OxyContin Addiction

OxyContin (oxycodone) had been considered a boon for those suffering debilitating pain for years. OxyContin is, arguably, the most abused opioid in the U.S. as it’s often the drug of choice for many who are addicted to prescription opioids. According to the U.S. Drug Enforcement Administration, oxycodone has been a commonly abused substance for more than 30 years, but since the U.S. Food and Drug Administration approved OxyContin in 1995, incidences of abuse have skyrocketed.

According to a report from the U.S. National Library of Medicine, “These results indicate that OxyContin abuse is a pervasive problem in this country, but it needs to be considered in the context of a general pattern of increasing prescription drug abuse.”

Here, we’ll take a look at OxyContin addiction, what it is, and how to treat it.

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What Is OxyContin?

OxyContin, which is the brand name for oxycodone, is an opioid drug prescribed to treat severe pain.

The potent narcotic pain medicine, oxycodone, has been marketed in several formulations including Endocet, Oxycocet, OxyFast, Oxygesic, Percodan, Percocet, Roxicet, and Roxicodone. But, OxyContin, manufactured by Purdue Pharma, is the most widely known formulation as oxycodone is the only ingredient.

Detox Medications

OxyContin has a time-release feature that releases the medication in the body in four- to six-hour intervals throughout the day. The manufacturers initially thought this would prevent abuse but soon realized it was rather simple to get around this mechanism and experience the full effects of the drug.

In 2010, the FDA instructed Purdue Pharma to change the formulation of the drug to make it more difficult to abuse. As a result, OxyContin is now harder to crush or dissolve. However, people can still abuse it by swallowing too much of the pill.

When used on a legitimate prescription basis, OxyContin is not illegal. 

However, the DEA did classify it as a Schedule II drug in the early 1960s. The immediate release formulation of OxyContin is estimated to be 1.5 times more powerful than the popular opioid morphine.

OxyContin has been considered a gateway drug. Some studies have shown that people who abuse the drug are more likely to switch to using heroin intravenously as the opioid addiction worsens and the access to prescription painkillers lessens.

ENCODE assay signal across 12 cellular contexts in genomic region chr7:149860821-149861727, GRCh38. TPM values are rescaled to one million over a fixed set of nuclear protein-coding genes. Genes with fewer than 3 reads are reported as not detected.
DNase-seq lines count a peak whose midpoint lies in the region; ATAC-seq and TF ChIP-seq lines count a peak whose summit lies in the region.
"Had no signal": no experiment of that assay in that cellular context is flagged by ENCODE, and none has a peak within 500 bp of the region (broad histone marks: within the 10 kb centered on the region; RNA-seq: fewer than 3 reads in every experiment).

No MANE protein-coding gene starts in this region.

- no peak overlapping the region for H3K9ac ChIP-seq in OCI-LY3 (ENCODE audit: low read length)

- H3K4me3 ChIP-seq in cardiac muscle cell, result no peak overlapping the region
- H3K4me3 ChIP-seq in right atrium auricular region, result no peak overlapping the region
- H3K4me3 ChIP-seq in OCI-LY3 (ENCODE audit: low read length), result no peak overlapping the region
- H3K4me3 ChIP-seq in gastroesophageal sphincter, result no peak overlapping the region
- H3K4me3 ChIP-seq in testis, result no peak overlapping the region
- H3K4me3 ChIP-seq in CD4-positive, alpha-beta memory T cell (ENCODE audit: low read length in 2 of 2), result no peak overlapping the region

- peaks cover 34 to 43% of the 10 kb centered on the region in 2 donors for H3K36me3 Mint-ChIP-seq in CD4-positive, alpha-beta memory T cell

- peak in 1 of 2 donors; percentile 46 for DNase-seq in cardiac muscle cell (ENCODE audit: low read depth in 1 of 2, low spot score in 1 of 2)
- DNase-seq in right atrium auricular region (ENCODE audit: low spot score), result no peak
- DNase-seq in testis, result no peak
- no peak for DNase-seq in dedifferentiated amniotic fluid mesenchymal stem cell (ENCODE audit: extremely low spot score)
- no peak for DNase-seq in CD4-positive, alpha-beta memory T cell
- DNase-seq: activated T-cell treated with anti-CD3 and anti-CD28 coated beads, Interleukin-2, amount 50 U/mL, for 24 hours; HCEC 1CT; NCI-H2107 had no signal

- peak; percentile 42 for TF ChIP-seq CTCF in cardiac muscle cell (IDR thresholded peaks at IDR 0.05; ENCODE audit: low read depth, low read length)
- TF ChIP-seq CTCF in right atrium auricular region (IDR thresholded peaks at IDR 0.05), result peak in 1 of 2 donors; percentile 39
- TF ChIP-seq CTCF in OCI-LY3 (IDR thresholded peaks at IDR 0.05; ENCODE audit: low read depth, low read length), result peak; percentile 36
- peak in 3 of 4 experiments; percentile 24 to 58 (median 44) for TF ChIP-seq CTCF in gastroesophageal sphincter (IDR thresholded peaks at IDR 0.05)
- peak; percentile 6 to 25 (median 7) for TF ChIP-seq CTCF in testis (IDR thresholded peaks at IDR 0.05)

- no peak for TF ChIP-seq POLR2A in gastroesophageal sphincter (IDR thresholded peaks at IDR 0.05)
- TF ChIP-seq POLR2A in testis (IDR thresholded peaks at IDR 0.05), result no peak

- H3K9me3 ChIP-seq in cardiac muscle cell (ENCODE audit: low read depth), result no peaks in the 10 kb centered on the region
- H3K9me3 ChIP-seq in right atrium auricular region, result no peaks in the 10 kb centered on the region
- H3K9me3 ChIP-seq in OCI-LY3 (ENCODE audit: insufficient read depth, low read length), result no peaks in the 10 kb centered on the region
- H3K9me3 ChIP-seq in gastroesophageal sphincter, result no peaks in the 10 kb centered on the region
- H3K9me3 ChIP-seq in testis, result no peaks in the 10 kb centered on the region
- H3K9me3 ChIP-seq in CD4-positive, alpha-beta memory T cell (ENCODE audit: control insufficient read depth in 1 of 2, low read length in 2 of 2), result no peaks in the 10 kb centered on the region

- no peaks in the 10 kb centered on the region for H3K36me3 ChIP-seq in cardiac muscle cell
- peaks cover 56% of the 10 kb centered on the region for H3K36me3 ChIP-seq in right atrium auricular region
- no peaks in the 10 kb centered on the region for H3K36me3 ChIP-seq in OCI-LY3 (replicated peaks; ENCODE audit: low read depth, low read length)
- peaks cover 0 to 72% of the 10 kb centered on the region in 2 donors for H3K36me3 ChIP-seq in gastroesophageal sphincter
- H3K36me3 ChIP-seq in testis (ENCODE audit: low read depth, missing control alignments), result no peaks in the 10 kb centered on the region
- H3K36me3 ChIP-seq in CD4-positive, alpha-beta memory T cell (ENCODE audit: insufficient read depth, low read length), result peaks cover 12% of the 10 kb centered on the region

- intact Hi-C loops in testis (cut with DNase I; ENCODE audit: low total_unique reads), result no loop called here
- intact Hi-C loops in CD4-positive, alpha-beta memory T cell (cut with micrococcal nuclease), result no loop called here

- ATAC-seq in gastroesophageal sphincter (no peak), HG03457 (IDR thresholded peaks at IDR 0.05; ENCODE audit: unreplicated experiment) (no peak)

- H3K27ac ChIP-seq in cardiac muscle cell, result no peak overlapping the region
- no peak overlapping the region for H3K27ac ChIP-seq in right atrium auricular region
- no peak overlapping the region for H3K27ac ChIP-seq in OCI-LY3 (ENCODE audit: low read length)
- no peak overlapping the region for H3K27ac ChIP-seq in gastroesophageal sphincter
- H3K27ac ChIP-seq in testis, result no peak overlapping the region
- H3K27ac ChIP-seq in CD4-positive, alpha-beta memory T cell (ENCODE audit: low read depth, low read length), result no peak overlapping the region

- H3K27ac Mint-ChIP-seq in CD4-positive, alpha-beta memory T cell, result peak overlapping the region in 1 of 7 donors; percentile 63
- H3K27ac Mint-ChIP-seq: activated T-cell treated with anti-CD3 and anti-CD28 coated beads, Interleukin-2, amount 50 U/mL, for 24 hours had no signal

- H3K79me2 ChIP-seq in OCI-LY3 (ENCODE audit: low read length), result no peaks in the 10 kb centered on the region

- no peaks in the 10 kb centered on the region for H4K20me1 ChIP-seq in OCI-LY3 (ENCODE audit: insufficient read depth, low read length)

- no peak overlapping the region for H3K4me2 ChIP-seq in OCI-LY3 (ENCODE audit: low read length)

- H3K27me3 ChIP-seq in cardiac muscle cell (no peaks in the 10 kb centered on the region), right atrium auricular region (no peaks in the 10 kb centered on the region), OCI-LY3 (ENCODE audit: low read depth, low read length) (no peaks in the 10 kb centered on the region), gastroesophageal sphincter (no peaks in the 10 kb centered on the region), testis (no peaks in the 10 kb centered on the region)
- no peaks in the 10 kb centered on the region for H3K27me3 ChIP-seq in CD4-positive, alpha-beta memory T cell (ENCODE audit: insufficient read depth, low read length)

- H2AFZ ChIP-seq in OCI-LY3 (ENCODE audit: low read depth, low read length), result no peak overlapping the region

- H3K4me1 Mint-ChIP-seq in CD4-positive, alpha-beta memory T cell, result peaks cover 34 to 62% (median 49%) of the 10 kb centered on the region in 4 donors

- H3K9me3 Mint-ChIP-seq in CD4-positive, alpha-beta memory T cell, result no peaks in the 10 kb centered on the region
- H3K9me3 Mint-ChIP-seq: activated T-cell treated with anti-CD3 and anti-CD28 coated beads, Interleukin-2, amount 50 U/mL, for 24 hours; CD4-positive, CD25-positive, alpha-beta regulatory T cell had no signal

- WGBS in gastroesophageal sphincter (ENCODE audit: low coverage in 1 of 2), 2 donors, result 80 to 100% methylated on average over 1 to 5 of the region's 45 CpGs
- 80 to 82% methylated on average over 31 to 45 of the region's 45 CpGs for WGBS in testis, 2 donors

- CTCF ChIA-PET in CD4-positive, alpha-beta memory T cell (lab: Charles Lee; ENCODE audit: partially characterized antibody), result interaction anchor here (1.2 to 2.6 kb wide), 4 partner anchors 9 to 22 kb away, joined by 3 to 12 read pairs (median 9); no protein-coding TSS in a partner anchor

In the wake of the opioid crisis, CDC guidelines to limit health care providers from prescribing prescription painkillers, and the growing political pressure to reduce the supply of opioids, the DEA announced plans to reduce the amount of almost every Schedule II opioid pain medication manufactured in the US by 25 percent or more. The 2017 quota for hydrocodone, sold under brand names like Vicodin, Lortab, and Lorcet, is being reduced by a third.

Common side effects of OxyContin include:

  • Confusion, severe drowsiness, seizure, feeling lightheaded
  • Dry mouth
  • Mild itching
  • Missed menstrual periods
  • Severe constipation, nausea, vomiting, loss of appetite,
  • Shallow breathing
  • Impotence, sexual problems

Long-term use of any opioid may affect the rates of fertility in men or women. It is unknown whether the effects of opioids on fertility are permanent.

Street names for OxyContin include OxyCotton, Kicker, OC, and Hillbilly Heroin.

What Are the Signs of OxyContin Addiction?

Addiction to any drug, illicit or prescription, often triggers physical and mental changes in users. Here are some of the key signs to watch for to help you detect OxyContin or oxycodone abuse:

  • Constipation
  • Drowsiness, nodding off
  • Dry mouth
  • Euphoria
  • Headache, lightheadedness
  • Itching
  • Low blood pressure
  • Nausea and vomiting
  • Sedation
  • Sweating

Also, respiratory failure can cause oxycodone-related overdose deaths, especially when the drug is mixed with a different substance that reduces respiration such as alcohol, benzodiazepines, or another opiate.